Welcome to the Japanese Culinary Arts Network. Our goal is the expand the knowledge and availability of Japanese Cuisine, Technique, Ingredients and tools to the American market.

Created in 2012 out of the need for promotion of the Japanese Culinary Arts in the United States JCAN is positioned to be the first network of its kind promoting Japanese products in the US.

We are a network of retailers who are committed to selling the highest quality products, as well as educating their customers about the rich culinary traditions of the Japanese people.

Here in the United States we have been trading with European and South American nations for hundreds of years. Because of this their culinary traditions, techniques and ingredients are part of our national heritage and are well known here. The market for those goods in specialty food and housewares is well saturated and in some cases consumers have too many choices and it can be confusing. Olive Oil is a good example, especially given the recent scandal.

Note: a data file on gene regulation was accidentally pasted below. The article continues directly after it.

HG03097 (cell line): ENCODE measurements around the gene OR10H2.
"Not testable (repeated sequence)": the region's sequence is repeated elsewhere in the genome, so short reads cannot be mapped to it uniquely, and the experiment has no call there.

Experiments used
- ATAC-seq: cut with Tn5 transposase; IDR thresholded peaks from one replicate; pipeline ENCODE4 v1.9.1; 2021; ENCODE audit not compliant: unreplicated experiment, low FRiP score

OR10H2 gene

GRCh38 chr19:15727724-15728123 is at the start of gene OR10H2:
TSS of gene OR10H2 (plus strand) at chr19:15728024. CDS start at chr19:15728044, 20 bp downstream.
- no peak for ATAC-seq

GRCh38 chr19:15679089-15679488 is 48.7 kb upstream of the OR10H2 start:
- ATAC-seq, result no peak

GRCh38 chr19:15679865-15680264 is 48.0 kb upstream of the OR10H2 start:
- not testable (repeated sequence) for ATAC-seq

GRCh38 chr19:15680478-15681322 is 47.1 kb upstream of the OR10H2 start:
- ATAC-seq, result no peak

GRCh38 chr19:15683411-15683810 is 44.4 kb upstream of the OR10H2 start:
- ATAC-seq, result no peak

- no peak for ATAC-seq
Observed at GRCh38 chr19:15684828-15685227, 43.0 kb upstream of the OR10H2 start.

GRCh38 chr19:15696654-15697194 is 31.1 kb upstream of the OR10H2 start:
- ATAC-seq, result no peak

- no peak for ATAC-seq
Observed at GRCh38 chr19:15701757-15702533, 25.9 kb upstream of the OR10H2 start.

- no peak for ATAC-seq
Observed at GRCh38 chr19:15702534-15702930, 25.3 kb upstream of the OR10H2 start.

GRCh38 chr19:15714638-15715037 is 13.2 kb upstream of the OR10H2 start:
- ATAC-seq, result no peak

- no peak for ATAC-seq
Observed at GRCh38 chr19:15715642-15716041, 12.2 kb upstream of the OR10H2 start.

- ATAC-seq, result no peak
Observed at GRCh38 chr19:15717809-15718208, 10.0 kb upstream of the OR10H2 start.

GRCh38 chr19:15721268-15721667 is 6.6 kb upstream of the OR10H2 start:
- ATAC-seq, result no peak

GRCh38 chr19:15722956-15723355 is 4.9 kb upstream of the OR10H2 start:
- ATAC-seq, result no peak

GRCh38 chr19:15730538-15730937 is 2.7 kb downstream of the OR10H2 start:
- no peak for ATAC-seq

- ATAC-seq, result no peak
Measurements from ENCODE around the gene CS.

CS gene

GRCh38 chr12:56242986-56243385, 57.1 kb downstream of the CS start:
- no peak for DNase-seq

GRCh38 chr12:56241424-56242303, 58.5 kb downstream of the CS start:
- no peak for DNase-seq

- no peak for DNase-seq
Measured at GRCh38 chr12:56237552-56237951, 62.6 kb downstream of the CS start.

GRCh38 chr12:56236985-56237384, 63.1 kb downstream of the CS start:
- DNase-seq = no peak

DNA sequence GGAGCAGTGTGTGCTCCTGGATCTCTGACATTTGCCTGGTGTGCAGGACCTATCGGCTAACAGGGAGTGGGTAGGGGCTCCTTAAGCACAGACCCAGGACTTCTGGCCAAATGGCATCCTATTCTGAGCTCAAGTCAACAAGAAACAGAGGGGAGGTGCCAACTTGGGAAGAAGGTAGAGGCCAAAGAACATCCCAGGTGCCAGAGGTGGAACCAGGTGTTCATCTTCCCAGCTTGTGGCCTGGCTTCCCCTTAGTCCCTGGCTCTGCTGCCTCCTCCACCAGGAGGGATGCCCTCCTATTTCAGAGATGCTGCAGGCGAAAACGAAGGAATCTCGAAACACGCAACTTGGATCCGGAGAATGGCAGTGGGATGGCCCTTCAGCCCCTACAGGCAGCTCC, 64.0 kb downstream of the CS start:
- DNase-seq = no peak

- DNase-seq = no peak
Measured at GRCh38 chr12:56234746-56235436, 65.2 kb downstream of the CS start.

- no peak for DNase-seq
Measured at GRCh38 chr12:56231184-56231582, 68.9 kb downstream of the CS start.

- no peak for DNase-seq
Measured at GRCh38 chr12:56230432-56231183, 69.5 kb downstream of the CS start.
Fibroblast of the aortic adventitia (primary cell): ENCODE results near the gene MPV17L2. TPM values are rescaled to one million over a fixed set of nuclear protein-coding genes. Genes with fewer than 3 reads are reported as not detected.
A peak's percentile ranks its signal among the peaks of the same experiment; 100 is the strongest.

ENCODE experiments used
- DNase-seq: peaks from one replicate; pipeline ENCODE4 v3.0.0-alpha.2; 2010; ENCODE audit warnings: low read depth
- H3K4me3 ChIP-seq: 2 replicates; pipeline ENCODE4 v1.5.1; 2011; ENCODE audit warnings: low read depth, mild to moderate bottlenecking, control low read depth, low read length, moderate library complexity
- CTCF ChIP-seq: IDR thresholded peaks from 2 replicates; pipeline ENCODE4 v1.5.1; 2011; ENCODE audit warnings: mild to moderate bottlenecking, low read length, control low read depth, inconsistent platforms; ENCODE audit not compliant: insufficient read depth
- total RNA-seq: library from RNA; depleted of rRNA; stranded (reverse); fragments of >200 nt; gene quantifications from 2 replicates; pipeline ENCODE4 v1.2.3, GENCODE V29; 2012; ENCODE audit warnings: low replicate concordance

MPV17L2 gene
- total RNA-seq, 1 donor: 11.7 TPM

Japan has older culinary traditions than Europe, some date back more than a thousand years. Japan never had a dark ages, and so there are more traditions still carried on, and there are more regional specialties than we see in any other part of the world.

US trade with Japan however dates back only about 60 years at most. After WWII with the rebuilding of Japan trade began slowly, and is only now reaching any kind of mature status in housewares and specialty food.

The language and geographic barriers are large, but technology now allows for much better communication, and as the specialty market in the US is leaning more and more towards the idea of knowing your producer, Japan is poised to have a large stake in that market. We are in an exciting time where someone like me can visit a 600 year old Hacho Miso producer and see first hand how a product can not only endure for longer than the US has been a country, but work to create ways that product can be applied to cooking far outside it’s traditional use.

JCAN is not only for the promotion of the traditional foodways of Japan, but it is looking to the future and how we can incorporate these ancient culinary arts into modern cooking, whether that is in a 5 star restaurant, or a household kitchen.

Harry Rosenblum

Japanese Culinary Arts Network